Base Jumping Robot, Paraswift

We thought we had seen it all but students from ETH Zurich have teamed up with Disney Research to create the first climbing and flying robot system.

This is yet another perch and stare method, but in the words of its creators.

Technology with entertainment factor – this is the principal object of project Paraswift. During one year we develop a wall climbing robot, which doesn’t just climb down again after it reached the top! Instead, it opens a paraglider, drops off the wall and lands safely in front of the surprised audience.

The robot uses a  an impeller to create a vortex that lets it stick to the wall as it climbs.

“It’s like a mini tornado within the robot,” says ETH student Lukas Geissmann, who presented Paraswift yesterday at the Conference on

Paraswift preparations.

Climbing and Walking Robots and the Support Technologies for Mobile Machines in Paris, France, in collaboration with Paul Beardsley of Disney Research. The centre of this vortex is low pressure, just like the centre of a tornado, and the pressure gradient glues the robot to the wall.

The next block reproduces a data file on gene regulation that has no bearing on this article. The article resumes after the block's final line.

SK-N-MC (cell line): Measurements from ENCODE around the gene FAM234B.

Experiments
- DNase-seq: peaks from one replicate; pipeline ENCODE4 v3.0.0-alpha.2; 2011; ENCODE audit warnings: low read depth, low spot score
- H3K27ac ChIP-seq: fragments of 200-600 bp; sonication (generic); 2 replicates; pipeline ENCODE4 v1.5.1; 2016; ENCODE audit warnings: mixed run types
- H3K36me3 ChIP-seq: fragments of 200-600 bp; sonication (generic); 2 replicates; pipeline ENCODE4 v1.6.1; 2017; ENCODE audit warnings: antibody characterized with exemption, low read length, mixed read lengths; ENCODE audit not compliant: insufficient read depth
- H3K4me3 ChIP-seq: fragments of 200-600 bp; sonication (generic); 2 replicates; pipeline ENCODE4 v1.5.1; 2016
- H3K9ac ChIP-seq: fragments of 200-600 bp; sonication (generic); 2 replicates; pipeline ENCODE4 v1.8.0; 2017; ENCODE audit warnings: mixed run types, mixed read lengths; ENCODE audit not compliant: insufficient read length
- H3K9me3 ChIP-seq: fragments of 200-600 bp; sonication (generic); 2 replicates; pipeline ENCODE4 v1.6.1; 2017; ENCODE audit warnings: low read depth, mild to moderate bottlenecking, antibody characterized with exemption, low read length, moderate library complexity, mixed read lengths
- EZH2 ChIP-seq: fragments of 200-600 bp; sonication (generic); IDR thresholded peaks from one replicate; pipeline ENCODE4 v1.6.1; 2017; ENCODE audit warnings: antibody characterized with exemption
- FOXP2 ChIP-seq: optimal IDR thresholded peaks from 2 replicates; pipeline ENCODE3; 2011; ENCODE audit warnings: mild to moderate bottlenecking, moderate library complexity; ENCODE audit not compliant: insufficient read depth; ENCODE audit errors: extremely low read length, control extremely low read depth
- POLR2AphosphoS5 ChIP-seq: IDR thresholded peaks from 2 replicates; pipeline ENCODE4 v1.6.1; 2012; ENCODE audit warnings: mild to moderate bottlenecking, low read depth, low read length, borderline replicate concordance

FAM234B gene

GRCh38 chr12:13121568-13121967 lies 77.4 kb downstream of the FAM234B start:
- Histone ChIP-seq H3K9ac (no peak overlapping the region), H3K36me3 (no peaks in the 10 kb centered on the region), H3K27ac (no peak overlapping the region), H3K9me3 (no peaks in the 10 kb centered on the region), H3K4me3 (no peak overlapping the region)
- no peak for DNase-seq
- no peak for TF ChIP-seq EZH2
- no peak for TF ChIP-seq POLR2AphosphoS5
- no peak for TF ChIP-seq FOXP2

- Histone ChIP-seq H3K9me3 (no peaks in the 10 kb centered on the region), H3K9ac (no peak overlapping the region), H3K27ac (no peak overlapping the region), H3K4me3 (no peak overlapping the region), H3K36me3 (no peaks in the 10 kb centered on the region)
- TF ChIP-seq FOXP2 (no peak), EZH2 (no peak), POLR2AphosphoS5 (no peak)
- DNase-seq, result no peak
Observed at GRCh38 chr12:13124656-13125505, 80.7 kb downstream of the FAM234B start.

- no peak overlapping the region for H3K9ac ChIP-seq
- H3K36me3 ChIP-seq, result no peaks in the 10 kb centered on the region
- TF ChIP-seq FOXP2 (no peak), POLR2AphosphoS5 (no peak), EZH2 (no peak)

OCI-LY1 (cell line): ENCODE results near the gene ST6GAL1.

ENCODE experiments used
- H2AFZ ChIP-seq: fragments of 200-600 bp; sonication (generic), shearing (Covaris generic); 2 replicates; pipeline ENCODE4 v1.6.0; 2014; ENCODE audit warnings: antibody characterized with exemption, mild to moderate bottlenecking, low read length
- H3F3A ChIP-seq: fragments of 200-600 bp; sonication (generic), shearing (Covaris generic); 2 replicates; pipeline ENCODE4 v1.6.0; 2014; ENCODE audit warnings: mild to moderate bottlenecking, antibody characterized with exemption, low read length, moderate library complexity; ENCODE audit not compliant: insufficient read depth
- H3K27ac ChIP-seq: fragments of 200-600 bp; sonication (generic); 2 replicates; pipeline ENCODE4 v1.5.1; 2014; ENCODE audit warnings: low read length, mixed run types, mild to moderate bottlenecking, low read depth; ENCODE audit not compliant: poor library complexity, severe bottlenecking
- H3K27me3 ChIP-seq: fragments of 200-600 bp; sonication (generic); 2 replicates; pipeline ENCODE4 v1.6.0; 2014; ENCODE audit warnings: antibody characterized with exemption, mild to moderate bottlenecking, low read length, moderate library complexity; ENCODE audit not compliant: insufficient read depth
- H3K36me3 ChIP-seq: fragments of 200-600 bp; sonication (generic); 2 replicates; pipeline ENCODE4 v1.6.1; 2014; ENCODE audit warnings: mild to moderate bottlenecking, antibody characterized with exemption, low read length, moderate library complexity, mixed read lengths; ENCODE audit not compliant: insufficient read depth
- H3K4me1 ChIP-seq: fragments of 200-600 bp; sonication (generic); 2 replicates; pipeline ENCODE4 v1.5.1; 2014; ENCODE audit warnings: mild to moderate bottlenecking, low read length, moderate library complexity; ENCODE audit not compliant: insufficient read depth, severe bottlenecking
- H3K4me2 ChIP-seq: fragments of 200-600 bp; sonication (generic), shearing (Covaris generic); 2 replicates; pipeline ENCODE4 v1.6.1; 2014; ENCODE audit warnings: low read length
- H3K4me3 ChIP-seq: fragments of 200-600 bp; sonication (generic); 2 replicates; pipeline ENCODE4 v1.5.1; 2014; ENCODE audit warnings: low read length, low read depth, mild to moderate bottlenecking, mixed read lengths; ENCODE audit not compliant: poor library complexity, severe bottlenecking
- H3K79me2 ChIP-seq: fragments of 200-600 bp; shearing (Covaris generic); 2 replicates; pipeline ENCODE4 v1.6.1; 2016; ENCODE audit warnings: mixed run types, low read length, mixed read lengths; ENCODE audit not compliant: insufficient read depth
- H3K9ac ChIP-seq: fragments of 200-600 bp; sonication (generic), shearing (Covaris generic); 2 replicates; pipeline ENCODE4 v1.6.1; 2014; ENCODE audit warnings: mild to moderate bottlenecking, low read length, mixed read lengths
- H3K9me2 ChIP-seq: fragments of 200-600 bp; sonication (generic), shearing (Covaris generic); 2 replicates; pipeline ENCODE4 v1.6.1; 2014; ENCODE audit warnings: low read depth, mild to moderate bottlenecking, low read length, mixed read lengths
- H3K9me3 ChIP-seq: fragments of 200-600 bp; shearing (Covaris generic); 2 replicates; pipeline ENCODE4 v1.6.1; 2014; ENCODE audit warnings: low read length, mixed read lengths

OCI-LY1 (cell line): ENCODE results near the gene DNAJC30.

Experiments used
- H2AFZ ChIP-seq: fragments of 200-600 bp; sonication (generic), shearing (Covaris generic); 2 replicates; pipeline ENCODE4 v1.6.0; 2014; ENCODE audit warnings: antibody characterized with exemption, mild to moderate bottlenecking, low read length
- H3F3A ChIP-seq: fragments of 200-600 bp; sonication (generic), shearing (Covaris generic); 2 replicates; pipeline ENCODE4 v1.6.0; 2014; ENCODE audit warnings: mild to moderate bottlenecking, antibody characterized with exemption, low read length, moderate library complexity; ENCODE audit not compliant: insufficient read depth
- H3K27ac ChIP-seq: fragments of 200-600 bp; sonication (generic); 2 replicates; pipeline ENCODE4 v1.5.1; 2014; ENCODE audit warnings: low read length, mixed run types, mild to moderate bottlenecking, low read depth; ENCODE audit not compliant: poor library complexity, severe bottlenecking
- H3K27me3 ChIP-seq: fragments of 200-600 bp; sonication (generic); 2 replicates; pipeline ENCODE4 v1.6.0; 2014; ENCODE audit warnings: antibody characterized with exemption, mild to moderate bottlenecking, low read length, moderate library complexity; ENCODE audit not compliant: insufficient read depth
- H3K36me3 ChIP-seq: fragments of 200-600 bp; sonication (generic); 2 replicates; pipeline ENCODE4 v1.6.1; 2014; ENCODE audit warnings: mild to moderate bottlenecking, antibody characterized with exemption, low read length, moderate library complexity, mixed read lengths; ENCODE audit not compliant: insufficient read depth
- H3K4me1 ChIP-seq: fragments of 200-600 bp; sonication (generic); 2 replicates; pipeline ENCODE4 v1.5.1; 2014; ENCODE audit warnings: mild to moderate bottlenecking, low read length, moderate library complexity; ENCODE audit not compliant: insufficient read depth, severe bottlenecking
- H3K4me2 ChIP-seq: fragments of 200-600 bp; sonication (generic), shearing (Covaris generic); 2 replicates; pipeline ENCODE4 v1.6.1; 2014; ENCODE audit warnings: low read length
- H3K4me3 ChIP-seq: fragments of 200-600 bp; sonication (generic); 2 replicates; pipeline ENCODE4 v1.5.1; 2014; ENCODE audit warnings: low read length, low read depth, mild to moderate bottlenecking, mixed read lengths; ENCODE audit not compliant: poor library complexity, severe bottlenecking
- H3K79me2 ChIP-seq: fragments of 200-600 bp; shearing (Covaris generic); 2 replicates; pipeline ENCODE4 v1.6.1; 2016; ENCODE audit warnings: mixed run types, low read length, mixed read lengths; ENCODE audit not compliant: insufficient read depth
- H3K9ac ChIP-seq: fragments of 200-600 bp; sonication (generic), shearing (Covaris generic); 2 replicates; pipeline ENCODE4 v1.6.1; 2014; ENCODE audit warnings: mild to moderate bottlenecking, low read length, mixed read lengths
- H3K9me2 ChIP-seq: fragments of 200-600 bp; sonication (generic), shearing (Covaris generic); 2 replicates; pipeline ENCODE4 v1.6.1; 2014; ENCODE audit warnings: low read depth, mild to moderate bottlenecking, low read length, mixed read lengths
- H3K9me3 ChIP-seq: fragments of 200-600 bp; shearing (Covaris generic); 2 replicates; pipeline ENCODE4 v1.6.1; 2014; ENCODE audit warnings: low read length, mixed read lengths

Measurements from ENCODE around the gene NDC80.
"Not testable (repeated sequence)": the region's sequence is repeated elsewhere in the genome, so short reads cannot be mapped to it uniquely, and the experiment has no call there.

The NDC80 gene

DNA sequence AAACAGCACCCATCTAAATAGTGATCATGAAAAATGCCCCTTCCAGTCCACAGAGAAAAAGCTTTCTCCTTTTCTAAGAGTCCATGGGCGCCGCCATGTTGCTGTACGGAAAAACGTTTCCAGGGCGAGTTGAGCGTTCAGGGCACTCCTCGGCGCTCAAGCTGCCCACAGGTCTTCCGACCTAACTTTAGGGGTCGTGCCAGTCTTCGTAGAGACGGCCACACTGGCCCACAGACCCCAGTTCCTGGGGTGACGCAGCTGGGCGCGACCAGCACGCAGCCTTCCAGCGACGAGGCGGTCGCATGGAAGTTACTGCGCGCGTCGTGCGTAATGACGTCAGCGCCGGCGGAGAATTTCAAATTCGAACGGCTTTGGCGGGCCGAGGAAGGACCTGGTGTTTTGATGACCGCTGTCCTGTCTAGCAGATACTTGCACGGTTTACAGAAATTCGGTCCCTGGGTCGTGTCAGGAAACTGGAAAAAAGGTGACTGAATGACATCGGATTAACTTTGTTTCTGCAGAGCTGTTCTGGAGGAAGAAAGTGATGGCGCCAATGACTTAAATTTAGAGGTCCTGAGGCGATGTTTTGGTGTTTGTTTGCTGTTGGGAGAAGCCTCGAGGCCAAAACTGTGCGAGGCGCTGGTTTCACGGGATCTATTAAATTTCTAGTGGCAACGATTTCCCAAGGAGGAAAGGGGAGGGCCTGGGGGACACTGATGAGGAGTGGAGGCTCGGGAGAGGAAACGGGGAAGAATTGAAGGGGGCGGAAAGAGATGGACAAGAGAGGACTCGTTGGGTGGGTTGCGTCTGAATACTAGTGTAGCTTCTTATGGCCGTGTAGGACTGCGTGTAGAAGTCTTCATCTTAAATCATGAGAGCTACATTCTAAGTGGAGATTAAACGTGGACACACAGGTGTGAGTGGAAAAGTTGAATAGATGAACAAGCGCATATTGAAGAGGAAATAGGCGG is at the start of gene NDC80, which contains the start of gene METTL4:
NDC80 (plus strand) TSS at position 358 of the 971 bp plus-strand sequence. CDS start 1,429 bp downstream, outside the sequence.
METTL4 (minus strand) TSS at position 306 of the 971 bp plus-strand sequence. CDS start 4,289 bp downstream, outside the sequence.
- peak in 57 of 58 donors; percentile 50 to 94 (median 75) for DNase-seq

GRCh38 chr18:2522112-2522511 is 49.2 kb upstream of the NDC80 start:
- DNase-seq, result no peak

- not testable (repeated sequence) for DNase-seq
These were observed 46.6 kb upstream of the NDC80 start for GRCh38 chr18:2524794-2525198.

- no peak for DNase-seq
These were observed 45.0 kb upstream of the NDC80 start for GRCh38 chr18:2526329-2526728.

“The big benefit of this is that you don’t need to have a seal between the physical robot and the wall because the vortex forms its own seal round the low-pressure area,” Beardsley says. That means only the robot’s wheels need touch the wall, and Paraswift can navigate the often rough surfaces of ordinary walls.

This is one of the major challenges in designing wall-climbing robots, says Metin Sitti of the Carnegie Mellon University Robotics Institute in Pittsburgh, Pennsylvania: “It is very difficult to have a robust attachment mechanism that could work on a wide range of smooth and slightly rough surfaces in real-world conditions.”



 

Mechanical Engineering ETH

Marco Denuder
Lukas Geissmann
Dominik Keusch
Lukas Pfirter
Dario Röthlisberger

Electrical Engineering ZHAW

Michael Ritter
Pascal Thoma

Industrial Design ZHdK

Nadia Frei
Christa Rüetschi
Thierry Sollberger

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